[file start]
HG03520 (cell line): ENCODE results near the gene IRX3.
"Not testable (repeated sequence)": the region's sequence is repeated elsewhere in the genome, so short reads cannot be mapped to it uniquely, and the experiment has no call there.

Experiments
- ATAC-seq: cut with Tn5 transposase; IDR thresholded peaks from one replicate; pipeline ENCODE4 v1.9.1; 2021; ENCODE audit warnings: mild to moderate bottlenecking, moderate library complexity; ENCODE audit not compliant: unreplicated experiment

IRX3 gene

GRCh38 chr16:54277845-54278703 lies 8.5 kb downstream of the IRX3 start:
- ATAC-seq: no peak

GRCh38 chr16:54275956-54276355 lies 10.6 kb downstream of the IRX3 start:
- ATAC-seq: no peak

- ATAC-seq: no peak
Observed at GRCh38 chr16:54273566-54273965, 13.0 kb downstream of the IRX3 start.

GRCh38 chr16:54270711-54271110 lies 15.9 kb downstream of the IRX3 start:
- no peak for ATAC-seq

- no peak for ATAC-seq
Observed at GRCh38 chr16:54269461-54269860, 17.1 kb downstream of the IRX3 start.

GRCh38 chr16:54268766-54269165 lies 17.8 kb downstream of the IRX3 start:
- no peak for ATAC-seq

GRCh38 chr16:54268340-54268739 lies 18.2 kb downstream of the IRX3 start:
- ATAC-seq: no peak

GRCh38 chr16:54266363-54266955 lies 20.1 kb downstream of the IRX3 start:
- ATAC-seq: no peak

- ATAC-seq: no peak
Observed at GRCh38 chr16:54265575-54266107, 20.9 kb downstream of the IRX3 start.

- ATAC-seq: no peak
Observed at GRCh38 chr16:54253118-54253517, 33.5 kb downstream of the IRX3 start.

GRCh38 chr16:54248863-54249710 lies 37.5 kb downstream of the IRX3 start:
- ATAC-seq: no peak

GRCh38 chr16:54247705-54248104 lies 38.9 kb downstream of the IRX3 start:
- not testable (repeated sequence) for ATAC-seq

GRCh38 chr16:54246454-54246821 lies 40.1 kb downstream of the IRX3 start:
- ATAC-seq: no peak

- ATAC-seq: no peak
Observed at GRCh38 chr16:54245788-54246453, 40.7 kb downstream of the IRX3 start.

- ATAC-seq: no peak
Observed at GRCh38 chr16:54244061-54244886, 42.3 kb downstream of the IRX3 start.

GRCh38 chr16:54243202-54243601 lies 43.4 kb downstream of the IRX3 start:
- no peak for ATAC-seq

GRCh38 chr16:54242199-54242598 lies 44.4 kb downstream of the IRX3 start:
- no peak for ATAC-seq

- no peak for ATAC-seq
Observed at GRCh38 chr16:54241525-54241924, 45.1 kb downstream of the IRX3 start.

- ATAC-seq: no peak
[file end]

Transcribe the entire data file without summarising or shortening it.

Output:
HG03520 (cell line): ENCODE results near the gene IRX3.
"Not testable (repeated sequence)": the region's sequence is repeated elsewhere in the genome, so short reads cannot be mapped to it uniquely, and the experiment has no call there.

Experiments
- ATAC-seq: cut with Tn5 transposase; IDR thresholded peaks from one replicate; pipeline ENCODE4 v1.9.1; 2021; ENCODE audit warnings: mild to moderate bottlenecking, moderate library complexity; ENCODE audit not compliant: unreplicated experiment

IRX3 gene

GRCh38 chr16:54277845-54278703 lies 8.5 kb downstream of the IRX3 start:
- ATAC-seq: no peak

GRCh38 chr16:54275956-54276355 lies 10.6 kb downstream of the IRX3 start:
- ATAC-seq: no peak

- ATAC-seq: no peak
Observed at GRCh38 chr16:54273566-54273965, 13.0 kb downstream of the IRX3 start.

GRCh38 chr16:54270711-54271110 lies 15.9 kb downstream of the IRX3 start:
- no peak for ATAC-seq

- no peak for ATAC-seq
Observed at GRCh38 chr16:54269461-54269860, 17.1 kb downstream of the IRX3 start.

GRCh38 chr16:54268766-54269165 lies 17.8 kb downstream of the IRX3 start:
- no peak for ATAC-seq

GRCh38 chr16:54268340-54268739 lies 18.2 kb downstream of the IRX3 start:
- ATAC-seq: no peak

GRCh38 chr16:54266363-54266955 lies 20.1 kb downstream of the IRX3 start:
- ATAC-seq: no peak

- ATAC-seq: no peak
Observed at GRCh38 chr16:54265575-54266107, 20.9 kb downstream of the IRX3 start.

- ATAC-seq: no peak
Observed at GRCh38 chr16:54253118-54253517, 33.5 kb downstream of the IRX3 start.

GRCh38 chr16:54248863-54249710 lies 37.5 kb downstream of the IRX3 start:
- ATAC-seq: no peak

GRCh38 chr16:54247705-54248104 lies 38.9 kb downstream of the IRX3 start:
- not testable (repeated sequence) for ATAC-seq

GRCh38 chr16:54246454-54246821 lies 40.1 kb downstream of the IRX3 start:
- ATAC-seq: no peak

- ATAC-seq: no peak
Observed at GRCh38 chr16:54245788-54246453, 40.7 kb downstream of the IRX3 start.

- ATAC-seq: no peak
Observed at GRCh38 chr16:54244061-54244886, 42.3 kb downstream of the IRX3 start.

GRCh38 chr16:54243202-54243601 lies 43.4 kb downstream of the IRX3 start:
- no peak for ATAC-seq

GRCh38 chr16:54242199-54242598 lies 44.4 kb downstream of the IRX3 start:
- no peak for ATAC-seq

- no peak for ATAC-seq
Observed at GRCh38 chr16:54241525-54241924, 45.1 kb downstream of the IRX3 start.

- ATAC-seq: no peak